Protests. Demonstrations. Civil disobedience of all kinds. There has been a lot of it over the past year, beginning last December with the Middle East’s “Arab Spring,” and it’s been coming closer to home in recent weeks, especially for those of us in North America.
This past summer, more than 1000 people were arrested in front of the White House, protesting against the construction of the $7 billion Keystone XL oil pipeline. In September, dozens more were arrested further north on Parliament Hill in Ottawa, Canada, during a similar protest against the pipeline expansion. Only the other day, more than 700 people were arrested on the Brooklyn Bridge as part of the Occupy Wall Street movement, a demonstration fighting against corporate power, social inequality and environmental destruction, among other issues. The movement has even spread to a number of other US and Canadian cities, with solidarity demonstrations and occupations announced in Boston, San Francisco and Vancouver, among others.
Some of those environmentalists arrested in front of the White House included NASA scientist James Hansen, activist Naomi Klein, and founder of climate change campaign 350.org, Bill McKibben. All have advocated for greater public participation in such events. In fact, a public letter – signed by 11 veteran US and Canadian scientists, environmentalists, and activists – published in June of this year, issued a cross continent call-out for people to join in the peaceful sit-ins at the White House. Indeed, both in print and during an April 9 lecture at my own university, McKibben has urged the need for environmental activists to be more confrontational.
Such statements are a more aggressive change of tone than is usually present in mainstream environmental dialogue. Why? From my impression of the current reasoning (and McKibben’s lecture), it’s the last available option. Softer awareness campaigns promoting ideas to “think global, act local,” and other local policy shifts haven’t made the needed impact to reduce global carbon emissions. 2009’s international climate summit in Copenhagen was a failure. It seems that climate change action within current institutional limits, both domestic and international, is simply not working, and activists of all stripes seem to be coming to the same conclusion. Change isn’t coming, and if it is, it is coming too slowly. We must be prepared to do more.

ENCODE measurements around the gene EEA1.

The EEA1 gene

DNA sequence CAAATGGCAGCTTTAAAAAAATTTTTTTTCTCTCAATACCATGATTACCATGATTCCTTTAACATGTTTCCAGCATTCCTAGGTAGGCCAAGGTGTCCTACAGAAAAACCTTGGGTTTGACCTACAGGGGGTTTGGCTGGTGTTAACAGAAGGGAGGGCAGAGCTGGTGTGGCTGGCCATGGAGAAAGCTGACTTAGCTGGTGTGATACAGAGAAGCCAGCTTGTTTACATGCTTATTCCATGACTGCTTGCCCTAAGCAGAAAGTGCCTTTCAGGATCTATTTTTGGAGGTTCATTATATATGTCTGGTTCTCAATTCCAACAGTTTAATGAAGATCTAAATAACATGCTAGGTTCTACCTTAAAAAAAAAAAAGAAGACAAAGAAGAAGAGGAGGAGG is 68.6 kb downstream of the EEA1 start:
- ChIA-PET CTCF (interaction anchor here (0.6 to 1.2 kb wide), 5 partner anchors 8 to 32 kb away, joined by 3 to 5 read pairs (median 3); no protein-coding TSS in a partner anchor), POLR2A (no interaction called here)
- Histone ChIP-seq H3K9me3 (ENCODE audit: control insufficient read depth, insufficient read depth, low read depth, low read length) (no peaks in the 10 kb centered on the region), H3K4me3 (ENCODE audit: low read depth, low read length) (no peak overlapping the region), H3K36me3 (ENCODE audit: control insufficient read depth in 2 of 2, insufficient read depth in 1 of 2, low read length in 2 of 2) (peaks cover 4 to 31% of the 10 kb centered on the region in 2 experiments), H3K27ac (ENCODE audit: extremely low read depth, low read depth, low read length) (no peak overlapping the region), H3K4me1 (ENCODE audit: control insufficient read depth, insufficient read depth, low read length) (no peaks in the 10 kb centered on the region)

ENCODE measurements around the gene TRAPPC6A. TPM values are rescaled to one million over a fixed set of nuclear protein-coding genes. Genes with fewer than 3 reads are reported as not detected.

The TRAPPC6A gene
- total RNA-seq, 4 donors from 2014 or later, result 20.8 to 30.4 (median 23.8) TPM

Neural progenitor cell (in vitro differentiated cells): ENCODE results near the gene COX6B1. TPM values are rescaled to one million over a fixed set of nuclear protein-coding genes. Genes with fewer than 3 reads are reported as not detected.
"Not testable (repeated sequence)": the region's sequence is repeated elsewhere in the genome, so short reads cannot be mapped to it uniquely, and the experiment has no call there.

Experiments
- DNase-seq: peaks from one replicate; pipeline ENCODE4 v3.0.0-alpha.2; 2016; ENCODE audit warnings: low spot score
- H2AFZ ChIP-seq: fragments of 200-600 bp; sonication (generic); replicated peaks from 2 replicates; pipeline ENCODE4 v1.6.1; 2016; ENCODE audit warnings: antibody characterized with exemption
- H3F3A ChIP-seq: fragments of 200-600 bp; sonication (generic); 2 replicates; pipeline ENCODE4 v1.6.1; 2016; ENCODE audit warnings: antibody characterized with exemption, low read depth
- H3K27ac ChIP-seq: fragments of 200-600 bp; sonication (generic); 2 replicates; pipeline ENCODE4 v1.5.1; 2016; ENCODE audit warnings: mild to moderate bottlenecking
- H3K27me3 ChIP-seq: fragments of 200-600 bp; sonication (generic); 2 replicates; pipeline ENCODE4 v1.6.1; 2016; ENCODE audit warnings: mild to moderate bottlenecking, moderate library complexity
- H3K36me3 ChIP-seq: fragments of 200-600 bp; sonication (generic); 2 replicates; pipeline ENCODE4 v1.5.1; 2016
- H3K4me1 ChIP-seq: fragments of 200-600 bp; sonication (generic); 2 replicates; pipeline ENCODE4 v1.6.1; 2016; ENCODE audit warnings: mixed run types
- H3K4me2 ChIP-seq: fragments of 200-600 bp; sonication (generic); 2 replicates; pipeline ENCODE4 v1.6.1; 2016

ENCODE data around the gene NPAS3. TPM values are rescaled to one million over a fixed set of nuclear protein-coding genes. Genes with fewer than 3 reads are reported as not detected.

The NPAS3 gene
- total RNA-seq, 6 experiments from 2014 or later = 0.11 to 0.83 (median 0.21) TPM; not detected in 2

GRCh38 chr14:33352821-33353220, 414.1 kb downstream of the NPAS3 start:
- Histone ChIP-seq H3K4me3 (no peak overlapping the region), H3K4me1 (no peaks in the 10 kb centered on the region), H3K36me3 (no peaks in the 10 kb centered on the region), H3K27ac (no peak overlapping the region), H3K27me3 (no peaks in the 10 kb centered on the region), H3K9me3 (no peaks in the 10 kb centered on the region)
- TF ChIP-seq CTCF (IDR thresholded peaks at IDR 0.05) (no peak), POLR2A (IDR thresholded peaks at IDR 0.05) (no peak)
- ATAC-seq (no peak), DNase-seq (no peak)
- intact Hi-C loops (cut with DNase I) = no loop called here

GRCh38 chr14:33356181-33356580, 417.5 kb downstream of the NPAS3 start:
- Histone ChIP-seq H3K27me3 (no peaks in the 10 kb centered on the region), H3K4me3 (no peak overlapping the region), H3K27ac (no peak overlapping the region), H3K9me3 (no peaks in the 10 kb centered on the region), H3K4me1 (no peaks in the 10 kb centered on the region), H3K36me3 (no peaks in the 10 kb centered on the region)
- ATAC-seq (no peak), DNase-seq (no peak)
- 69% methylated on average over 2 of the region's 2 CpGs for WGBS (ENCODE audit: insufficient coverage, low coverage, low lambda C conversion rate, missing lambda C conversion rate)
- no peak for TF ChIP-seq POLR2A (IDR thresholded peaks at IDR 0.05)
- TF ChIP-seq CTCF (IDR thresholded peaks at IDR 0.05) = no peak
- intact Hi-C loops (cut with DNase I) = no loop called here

It’s a step that many individuals (many of whom were students) have taken already this summer. But it’s a rather daunting proposition for others, myself included. Though I’ve participated in many a demonstration before, the thought of being arrested brings a queasy feeling to my stomach. Which leaves me in a rather difficult bind should civil disobedience – as it seems to be – become an increasingly more common political statement to make.
As it stands, my student lifestyle is car-free, meat-free, and (relatively) low-consumption. I write letters to the editor, volunteer, and have gone to school in my efforts towards making a more sustainable world. Up until now, I have always felt that to be enough.
Nonetheless, I continue to wonder – at what point will the strength of my convictions require a more political statement?
Will that time come?
And will I be up to the task?
Darlene Seto is pursuing her master’s degree at the Institute for Resources, Environment, and Sustainability at the University of British Columbia. A keen student of environment policy and governance, her current graduate work revolves around diversity and engagement in alternative food systems.